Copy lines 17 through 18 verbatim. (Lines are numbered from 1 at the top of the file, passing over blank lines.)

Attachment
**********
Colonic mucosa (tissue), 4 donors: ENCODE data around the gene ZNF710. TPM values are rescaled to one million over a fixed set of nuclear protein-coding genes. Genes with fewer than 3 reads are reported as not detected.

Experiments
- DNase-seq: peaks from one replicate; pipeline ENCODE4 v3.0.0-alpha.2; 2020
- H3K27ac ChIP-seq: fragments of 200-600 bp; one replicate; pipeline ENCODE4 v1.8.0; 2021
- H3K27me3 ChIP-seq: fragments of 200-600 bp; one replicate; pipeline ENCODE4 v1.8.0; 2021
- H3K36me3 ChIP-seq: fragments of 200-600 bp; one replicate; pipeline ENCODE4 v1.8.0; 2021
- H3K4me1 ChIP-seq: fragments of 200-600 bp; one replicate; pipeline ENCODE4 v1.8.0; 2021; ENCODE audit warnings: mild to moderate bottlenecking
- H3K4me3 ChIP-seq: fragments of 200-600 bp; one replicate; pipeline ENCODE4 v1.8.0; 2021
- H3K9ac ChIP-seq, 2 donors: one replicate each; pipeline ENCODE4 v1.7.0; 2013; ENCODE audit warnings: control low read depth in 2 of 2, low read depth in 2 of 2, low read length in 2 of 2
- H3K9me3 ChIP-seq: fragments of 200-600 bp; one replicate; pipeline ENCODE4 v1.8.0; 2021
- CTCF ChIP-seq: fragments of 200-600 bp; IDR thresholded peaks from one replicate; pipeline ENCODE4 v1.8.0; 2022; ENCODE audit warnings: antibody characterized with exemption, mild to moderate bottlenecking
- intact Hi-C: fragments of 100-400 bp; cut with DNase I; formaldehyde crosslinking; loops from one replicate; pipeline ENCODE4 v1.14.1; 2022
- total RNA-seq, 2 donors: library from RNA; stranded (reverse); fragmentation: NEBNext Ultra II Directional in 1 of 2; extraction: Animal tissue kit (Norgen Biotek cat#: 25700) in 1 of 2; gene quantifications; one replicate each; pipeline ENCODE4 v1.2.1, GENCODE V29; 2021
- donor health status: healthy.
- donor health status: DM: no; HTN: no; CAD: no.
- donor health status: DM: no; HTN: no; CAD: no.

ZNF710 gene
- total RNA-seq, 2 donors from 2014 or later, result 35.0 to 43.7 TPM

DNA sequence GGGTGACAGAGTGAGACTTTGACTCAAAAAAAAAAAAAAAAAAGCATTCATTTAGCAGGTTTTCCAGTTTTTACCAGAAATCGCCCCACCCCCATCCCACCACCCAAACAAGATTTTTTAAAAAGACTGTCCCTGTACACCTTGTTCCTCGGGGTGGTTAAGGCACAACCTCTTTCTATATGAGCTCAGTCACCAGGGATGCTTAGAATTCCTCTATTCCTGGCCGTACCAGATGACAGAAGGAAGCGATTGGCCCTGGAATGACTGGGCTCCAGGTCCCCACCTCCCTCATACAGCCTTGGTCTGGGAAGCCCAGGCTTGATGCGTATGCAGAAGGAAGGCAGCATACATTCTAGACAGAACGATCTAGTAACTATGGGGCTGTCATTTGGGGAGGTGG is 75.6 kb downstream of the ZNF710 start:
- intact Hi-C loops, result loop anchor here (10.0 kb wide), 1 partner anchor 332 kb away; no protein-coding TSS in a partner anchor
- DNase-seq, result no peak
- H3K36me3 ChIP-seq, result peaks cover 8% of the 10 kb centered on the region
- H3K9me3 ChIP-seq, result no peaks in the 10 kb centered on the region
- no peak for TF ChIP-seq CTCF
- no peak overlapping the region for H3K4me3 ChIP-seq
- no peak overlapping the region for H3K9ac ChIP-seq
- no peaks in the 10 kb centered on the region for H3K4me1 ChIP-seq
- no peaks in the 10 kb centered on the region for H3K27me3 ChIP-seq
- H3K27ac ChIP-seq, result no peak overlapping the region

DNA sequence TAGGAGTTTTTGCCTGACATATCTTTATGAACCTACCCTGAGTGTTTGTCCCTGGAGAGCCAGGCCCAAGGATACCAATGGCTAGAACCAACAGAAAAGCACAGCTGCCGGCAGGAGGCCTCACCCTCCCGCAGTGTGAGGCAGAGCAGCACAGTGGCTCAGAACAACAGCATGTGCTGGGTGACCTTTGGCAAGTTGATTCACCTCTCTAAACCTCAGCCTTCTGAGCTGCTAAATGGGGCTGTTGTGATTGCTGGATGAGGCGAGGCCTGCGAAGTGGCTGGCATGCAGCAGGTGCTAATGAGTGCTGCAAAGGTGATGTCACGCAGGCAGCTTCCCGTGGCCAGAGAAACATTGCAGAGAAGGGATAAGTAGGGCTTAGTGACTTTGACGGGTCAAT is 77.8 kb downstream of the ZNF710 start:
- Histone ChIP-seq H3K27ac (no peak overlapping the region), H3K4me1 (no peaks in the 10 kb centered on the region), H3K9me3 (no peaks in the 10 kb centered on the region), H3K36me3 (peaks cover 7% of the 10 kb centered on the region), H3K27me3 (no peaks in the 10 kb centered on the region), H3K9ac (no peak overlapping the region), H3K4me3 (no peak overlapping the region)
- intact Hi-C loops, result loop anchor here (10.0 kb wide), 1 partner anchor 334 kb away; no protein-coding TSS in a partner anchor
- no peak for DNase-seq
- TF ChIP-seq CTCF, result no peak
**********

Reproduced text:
ZNF710 gene
- total RNA-seq, 2 donors from 2014 or later, result 35.0 to 43.7 TPM